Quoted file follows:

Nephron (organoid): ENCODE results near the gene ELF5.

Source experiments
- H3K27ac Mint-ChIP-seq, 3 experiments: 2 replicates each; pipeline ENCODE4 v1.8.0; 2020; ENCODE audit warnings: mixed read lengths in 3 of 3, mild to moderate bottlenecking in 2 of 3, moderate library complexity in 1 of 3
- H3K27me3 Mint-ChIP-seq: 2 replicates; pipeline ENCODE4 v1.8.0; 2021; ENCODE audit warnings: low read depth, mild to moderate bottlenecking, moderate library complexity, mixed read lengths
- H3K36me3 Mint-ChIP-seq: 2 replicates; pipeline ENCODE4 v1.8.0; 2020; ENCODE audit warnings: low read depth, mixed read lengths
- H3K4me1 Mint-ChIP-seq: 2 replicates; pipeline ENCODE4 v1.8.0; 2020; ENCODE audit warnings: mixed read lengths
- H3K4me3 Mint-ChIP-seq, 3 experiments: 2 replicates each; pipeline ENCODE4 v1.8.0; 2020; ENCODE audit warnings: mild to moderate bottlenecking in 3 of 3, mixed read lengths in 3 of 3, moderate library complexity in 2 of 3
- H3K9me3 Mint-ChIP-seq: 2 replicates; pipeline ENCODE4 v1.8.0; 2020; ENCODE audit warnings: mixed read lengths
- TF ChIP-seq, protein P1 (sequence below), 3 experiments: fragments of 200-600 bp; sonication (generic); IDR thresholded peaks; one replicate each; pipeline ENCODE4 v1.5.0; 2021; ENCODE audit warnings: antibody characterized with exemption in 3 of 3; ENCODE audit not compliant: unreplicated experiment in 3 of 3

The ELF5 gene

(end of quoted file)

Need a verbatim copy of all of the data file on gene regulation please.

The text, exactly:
Nephron (organoid): ENCODE results near the gene ELF5.

Source experiments
- H3K27ac Mint-ChIP-seq, 3 experiments: 2 replicates each; pipeline ENCODE4 v1.8.0; 2020; ENCODE audit warnings: mixed read lengths in 3 of 3, mild to moderate bottlenecking in 2 of 3, moderate library complexity in 1 of 3
- H3K27me3 Mint-ChIP-seq: 2 replicates; pipeline ENCODE4 v1.8.0; 2021; ENCODE audit warnings: low read depth, mild to moderate bottlenecking, moderate library complexity, mixed read lengths
- H3K36me3 Mint-ChIP-seq: 2 replicates; pipeline ENCODE4 v1.8.0; 2020; ENCODE audit warnings: low read depth, mixed read lengths
- H3K4me1 Mint-ChIP-seq: 2 replicates; pipeline ENCODE4 v1.8.0; 2020; ENCODE audit warnings: mixed read lengths
- H3K4me3 Mint-ChIP-seq, 3 experiments: 2 replicates each; pipeline ENCODE4 v1.8.0; 2020; ENCODE audit warnings: mild to moderate bottlenecking in 3 of 3, mixed read lengths in 3 of 3, moderate library complexity in 2 of 3
- H3K9me3 Mint-ChIP-seq: 2 replicates; pipeline ENCODE4 v1.8.0; 2020; ENCODE audit warnings: mixed read lengths
- TF ChIP-seq, protein P1 (sequence below), 3 experiments: fragments of 200-600 bp; sonication (generic); IDR thresholded peaks; one replicate each; pipeline ENCODE4 v1.5.0; 2021; ENCODE audit warnings: antibody characterized with exemption in 3 of 3; ENCODE audit not compliant: unreplicated experiment in 3 of 3

The ELF5 gene